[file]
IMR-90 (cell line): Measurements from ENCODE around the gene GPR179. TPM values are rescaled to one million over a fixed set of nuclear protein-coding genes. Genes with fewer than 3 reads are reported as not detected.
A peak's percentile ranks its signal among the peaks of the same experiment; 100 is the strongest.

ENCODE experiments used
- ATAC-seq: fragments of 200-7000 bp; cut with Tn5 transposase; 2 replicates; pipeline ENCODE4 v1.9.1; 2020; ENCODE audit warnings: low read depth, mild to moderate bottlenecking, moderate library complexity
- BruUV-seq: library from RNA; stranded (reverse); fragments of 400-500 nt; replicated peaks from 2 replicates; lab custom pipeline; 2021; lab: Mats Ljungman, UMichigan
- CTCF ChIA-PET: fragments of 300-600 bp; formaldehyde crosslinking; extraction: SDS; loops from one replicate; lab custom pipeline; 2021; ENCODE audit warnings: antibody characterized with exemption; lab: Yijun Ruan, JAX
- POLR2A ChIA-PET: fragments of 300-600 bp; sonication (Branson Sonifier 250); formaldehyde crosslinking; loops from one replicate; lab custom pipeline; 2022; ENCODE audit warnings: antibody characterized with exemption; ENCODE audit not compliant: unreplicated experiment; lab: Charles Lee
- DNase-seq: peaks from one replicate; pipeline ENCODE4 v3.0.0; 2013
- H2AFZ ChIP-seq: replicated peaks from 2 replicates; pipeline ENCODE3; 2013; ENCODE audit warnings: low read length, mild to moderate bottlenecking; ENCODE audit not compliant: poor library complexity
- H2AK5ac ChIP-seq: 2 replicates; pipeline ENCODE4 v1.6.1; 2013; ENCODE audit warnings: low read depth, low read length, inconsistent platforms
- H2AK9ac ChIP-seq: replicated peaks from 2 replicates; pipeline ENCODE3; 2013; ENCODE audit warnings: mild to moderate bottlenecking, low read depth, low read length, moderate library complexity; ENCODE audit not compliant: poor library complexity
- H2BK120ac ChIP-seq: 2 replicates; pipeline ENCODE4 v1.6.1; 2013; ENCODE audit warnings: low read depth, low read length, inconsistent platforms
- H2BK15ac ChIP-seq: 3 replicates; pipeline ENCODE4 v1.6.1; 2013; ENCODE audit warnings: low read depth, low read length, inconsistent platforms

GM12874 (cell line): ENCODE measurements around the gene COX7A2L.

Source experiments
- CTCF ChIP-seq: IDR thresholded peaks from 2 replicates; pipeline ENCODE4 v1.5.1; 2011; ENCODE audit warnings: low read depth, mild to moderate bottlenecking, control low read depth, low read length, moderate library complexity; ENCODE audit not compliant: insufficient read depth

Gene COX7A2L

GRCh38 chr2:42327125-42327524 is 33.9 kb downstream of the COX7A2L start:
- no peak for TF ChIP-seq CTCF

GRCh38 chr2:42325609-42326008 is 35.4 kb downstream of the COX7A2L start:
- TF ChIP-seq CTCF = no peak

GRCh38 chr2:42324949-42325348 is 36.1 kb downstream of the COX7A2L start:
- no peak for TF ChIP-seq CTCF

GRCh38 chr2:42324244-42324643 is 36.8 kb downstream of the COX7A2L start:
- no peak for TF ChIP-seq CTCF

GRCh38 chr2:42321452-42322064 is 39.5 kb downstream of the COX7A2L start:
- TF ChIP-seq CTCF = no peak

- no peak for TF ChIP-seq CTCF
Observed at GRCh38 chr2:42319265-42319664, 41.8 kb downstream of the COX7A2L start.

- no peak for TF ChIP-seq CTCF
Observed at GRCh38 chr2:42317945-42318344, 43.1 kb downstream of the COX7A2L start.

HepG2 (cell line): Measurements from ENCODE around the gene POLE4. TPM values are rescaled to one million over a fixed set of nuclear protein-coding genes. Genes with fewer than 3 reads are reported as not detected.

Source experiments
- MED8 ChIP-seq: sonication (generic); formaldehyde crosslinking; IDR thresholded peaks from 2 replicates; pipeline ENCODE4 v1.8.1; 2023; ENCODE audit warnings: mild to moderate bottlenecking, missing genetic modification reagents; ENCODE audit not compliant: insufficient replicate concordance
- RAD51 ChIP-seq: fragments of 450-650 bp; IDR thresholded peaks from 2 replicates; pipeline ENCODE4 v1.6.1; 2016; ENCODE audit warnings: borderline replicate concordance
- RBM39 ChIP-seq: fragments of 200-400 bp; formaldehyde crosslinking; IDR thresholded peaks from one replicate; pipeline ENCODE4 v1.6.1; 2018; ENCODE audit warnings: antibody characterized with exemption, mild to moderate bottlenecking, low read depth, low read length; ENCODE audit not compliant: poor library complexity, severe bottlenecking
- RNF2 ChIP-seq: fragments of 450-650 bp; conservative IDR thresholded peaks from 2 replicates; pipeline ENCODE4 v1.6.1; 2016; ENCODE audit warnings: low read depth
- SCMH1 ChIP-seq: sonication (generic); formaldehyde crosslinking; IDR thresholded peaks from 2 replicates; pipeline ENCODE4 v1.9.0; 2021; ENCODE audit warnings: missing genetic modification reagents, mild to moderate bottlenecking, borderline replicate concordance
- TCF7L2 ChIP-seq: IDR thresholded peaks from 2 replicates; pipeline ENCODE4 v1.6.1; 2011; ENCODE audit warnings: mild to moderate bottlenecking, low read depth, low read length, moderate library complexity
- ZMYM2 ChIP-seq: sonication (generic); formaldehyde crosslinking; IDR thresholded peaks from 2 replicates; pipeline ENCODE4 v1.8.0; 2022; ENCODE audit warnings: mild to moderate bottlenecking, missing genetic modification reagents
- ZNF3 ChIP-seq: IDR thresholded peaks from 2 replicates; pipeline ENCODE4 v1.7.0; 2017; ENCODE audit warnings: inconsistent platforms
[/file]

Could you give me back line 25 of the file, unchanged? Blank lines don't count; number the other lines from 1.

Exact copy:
- no peak for TF ChIP-seq CTCF